Paul Greenberg

From the glamour and glitter of Sochi, you could almost see Kiev burning as the Ukrainians tried to escape the suffocating embrace of Mother Russia. To make the point, Tsar Vladimir chose this moment to hold maneuvers just across the border. When the Russians mobilize, war tends sure to follow, as during the First World Catastrophe. Now this latest tsar has chosen to invade Crimea, occupying its airport and other key points as the usual irregulars take over its parliament buildings. And the Russian flag is raised. Why pretend?

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Did anybody expect anything different? Well, maybe John Kerry, our hapless and hopeless secretary of state. Or maybe our equally out-of-it secretary of defense. No sooner had Chuck Hagel announced plans to cut the American defense budget than the Russians marched into Simferopol. It figured. We've seen this movie before, if by a different title. It used to be called Appeasement, now it's been re-released as Reset.

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In the midst of the Cold War, someone once compared Soviet strategy to that of a hotel burglar: He proceeds down the corridor trying every door till he comes to an unlocked one. The comparison isn't exact. It helps if the house detective is taking a nice long snooze. Or better yet, if the house dick has made a deal with the burglar. Only in diplomacy, it's called by a more elevated name. Detente, maybe, or, these days, Reset.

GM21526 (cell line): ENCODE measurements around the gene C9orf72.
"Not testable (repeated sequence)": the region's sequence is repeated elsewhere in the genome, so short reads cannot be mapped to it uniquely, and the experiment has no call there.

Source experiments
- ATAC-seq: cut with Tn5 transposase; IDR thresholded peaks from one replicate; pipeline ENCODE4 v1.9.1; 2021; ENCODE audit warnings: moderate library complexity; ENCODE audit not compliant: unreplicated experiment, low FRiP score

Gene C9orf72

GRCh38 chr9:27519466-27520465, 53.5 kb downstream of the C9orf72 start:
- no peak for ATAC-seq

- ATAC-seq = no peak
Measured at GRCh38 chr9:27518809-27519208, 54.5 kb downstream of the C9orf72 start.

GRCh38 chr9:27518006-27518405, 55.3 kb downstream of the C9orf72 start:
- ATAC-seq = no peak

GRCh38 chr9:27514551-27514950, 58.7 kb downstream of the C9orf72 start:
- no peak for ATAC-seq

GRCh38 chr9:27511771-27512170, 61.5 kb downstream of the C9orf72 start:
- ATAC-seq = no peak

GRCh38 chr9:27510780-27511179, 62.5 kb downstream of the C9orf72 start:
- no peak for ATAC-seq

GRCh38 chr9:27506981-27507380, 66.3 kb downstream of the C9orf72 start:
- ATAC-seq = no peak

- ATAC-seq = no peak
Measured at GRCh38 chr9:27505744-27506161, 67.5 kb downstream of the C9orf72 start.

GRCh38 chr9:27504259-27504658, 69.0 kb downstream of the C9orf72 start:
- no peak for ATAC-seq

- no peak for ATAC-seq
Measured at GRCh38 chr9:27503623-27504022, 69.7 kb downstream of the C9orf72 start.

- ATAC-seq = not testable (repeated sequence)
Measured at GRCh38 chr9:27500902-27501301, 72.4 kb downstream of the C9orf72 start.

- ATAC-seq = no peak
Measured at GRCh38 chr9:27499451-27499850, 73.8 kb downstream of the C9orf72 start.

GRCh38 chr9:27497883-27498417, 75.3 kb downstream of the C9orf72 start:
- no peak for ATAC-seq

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It is the Europeans -- would you believe it? -- who understood what was happening from the first. And why not? They've had lots of experience with dictators and aggression. When they offered the Ukrainians a warm welcome to the European Union, complete with trade and aid, the Russians first tried to bribe Kiev with billions in rubles and, when that didn't work and the Ukrainians rebelled, throwing out their puppet president, the mask came off. And the Cossacks marched.

Ukraine wouldn't be the first fledgling republic to seek foreign support. Another experiment in freedom once sought foreign aid to assure the success of its revolution against a great empire. And drew an array of still shining names to these shores -- Lafayette and Rochambeau and de Grasse, von Steuben and Kosciuszko and Pulaski, as in Pulaski County, Arkansas.

But the Americans were separated from the British Empire by an ocean. What a blessing. Poor Ukraine, so far from the rest of Europe, so close to Russia. Now it is the latest example of what the world can expect when America retreats from it: aggression, chaos, war and rumors of war.

"It's a wonderful world," as my mother used to say. "If only they'd leave you alone. But they won't leave you alone."


Paul Greenberg

Pulitzer Prize-winning Paul Greenberg, one of the most respected and honored commentators in America, is the editorial page editor of the Arkansas Democrat-Gazette.